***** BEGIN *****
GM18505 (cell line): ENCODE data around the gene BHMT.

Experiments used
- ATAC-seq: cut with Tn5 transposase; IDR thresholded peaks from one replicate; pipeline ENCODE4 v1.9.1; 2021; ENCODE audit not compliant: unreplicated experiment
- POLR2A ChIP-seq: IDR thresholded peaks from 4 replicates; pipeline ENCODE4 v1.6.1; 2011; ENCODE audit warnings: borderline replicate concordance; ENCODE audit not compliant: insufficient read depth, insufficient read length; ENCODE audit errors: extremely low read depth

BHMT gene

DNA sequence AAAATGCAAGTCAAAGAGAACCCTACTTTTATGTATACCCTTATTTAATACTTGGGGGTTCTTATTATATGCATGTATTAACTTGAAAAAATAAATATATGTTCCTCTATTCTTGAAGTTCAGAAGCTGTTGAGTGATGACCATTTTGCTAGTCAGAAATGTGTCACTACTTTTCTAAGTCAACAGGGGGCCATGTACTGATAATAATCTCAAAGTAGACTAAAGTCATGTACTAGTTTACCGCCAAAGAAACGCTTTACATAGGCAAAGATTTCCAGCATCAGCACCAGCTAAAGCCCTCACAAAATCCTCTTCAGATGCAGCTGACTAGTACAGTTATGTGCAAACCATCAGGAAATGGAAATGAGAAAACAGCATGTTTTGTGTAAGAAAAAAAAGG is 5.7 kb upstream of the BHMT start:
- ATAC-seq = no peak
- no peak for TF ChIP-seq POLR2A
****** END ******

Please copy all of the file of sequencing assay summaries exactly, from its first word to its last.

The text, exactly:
GM18505 (cell line): ENCODE data around the gene BHMT.

Experiments used
- ATAC-seq: cut with Tn5 transposase; IDR thresholded peaks from one replicate; pipeline ENCODE4 v1.9.1; 2021; ENCODE audit not compliant: unreplicated experiment
- POLR2A ChIP-seq: IDR thresholded peaks from 4 replicates; pipeline ENCODE4 v1.6.1; 2011; ENCODE audit warnings: borderline replicate concordance; ENCODE audit not compliant: insufficient read depth, insufficient read length; ENCODE audit errors: extremely low read depth

BHMT gene

DNA sequence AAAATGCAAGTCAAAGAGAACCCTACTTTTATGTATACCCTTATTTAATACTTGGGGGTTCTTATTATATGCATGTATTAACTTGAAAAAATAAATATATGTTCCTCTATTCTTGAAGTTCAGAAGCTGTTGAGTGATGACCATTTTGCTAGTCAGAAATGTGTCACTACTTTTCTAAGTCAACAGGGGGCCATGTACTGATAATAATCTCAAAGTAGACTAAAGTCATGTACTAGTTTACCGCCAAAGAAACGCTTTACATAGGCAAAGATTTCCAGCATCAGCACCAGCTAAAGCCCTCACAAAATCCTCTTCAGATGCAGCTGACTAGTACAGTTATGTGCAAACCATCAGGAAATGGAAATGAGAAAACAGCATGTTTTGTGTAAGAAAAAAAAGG is 5.7 kb upstream of the BHMT start:
- ATAC-seq = no peak
- no peak for TF ChIP-seq POLR2A